As reported by the New York Times, "After Protests, Library of Congress Closes Exhibition on Slavery," by Karen De Witt, on 21 December 21 1995 -- Bowing to staff members who took offense at its contents and leaving some scholars dismayed, the Library of Congress has closed an exhibition about slavery and plantation life.
The exhibition, "Back of the Big House: The Cultural Landscape of the Plantation," was knocked down on Tuesday, only hours after its installation the day before. Many African-American staff members and officers of the library "took umbrage" with the exhibition, said Jill Brett, a library spokeswoman.
John Michael Vlach, the curator for the exhibition, said he was stunned by the decision.
"I was never informed until I called the library Tuesday," said Mr. Vlach, a professor of American studies and anthropology at George Washington University.
The exhibit is based on a book Mr. Vlach wrote using 20,000 pages of interviews with former slaves conducted by the Federal Writers Project in the 1930's and photos and drawings from the library's Historical American Buildings Survey. The exhibition dealt with the cruelties of plantation life as well as the skills and crafts of those in bondage.
The Librarian of Congress, James H. Billington, played down the controversy, calling the show "a minor traveling exhibit" on the sixth floor of a library annex building that would have been seen primarily by library staff. "Our senior managers heeded genuine staff concerns and acted appropriately," said.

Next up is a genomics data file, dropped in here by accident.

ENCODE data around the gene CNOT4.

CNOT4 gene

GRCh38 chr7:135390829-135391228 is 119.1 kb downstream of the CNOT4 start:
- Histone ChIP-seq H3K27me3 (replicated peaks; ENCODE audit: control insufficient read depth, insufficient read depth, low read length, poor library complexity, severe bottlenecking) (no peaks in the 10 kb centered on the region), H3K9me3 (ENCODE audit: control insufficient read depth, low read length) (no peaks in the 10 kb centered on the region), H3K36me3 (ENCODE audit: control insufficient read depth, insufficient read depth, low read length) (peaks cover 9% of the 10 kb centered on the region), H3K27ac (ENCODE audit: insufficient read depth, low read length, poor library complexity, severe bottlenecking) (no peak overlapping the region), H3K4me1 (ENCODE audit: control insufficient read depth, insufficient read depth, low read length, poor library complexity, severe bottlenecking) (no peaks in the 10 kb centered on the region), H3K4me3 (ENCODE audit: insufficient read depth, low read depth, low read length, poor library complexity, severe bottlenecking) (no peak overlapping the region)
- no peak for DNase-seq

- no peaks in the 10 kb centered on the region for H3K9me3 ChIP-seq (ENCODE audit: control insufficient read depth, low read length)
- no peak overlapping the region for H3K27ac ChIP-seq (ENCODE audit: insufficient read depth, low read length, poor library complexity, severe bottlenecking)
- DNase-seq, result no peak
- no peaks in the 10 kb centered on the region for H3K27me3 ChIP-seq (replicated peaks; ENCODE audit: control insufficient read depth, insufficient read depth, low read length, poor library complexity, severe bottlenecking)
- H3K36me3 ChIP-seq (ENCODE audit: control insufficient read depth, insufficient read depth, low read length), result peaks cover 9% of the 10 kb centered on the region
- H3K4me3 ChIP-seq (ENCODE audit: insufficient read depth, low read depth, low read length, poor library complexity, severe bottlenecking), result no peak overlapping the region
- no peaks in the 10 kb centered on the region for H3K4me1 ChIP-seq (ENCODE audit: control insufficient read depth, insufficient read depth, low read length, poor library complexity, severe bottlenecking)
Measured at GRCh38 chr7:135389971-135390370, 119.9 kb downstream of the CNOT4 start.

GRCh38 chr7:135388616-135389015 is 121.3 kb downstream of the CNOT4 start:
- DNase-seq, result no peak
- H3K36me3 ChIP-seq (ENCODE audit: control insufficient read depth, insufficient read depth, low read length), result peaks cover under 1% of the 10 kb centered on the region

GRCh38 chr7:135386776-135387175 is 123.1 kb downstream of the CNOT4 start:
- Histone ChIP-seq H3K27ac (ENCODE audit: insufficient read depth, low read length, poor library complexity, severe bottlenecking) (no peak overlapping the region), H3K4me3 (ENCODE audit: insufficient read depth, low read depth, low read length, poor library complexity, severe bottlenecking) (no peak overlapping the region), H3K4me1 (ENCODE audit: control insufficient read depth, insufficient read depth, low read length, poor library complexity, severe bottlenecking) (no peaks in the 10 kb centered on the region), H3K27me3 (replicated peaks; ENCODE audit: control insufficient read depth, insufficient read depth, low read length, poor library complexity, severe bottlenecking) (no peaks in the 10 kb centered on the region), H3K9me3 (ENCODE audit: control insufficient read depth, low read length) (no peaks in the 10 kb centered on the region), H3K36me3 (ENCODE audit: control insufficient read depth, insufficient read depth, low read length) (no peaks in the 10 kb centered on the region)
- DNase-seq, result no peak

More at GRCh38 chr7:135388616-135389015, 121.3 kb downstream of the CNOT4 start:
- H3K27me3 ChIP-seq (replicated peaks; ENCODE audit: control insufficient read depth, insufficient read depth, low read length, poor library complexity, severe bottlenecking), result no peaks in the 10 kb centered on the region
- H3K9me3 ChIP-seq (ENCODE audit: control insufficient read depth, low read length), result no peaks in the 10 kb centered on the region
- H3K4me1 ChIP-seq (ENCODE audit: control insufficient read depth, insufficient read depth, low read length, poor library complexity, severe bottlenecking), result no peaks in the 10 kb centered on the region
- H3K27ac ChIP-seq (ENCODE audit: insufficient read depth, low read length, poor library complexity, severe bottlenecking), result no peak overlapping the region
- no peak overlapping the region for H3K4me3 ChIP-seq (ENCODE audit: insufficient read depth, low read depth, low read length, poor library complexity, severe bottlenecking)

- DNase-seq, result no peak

JoAnn Jenkins, the library's senior adviser for diversity, said the reaction to the exhibition "has a lot to do with what is going on at the library." A 1982 class-action suit alleging that the library discriminated against its black and female employees has just been settled for $8 million, but some 2,000 employees have yet to receive any money because some issues are still on appeal.
Ms. Jenkins said, "You got off the elevator and there was, this six-foot screen, 'Back of the Big House,' and this older black gentleman crouched down, hitting you in the face." She added: "You have to look at this in terms of the Library of Congress, its strange relations with its employees in terms of race."
But, Byron Rushing, a Massachusetts legislator who once headed the African Meeting House Museum in Boston and was an adviser for the exhibition, said the decision to take down the show reflected the skittishness of institutions with Federal connections about doing anything controversial.
"This is a perfect example of a Librarian of Congress who panicked," Mr. Rushing said. "The library was afraid of getting caught up in that whole Enola Gay, Smithsonian thing. It already had a touch of it with Freud."
Earlier this month, the library indefinitely postponed an exhibition on Sigmund Freud. Officials said it was canceled for lack of money, but the move came after protests by academics who believe that Freud's theories have been discounted.
Academics and museum officials see both events as part of a disturbing trend to dismantle rather than defend controversial exhibitions.
"There are not going to be many exhibits left if you bow to every objection," Mr. Rushing said. "Who then speaks for all the black staff people who would like to see it?"
Mr. Vlach said he would like to meet with those who objected to the exhibition.
"I followed the premises of sensitive scholarship," Mr. Vlach said. "I see my role as a revisionist by adding the parts of the story that have been overlooked that have been eliminated or understated. I've been very careful, assiduous, in interpreting the meaning, simply letting those people tell their story." (source: The New York Times)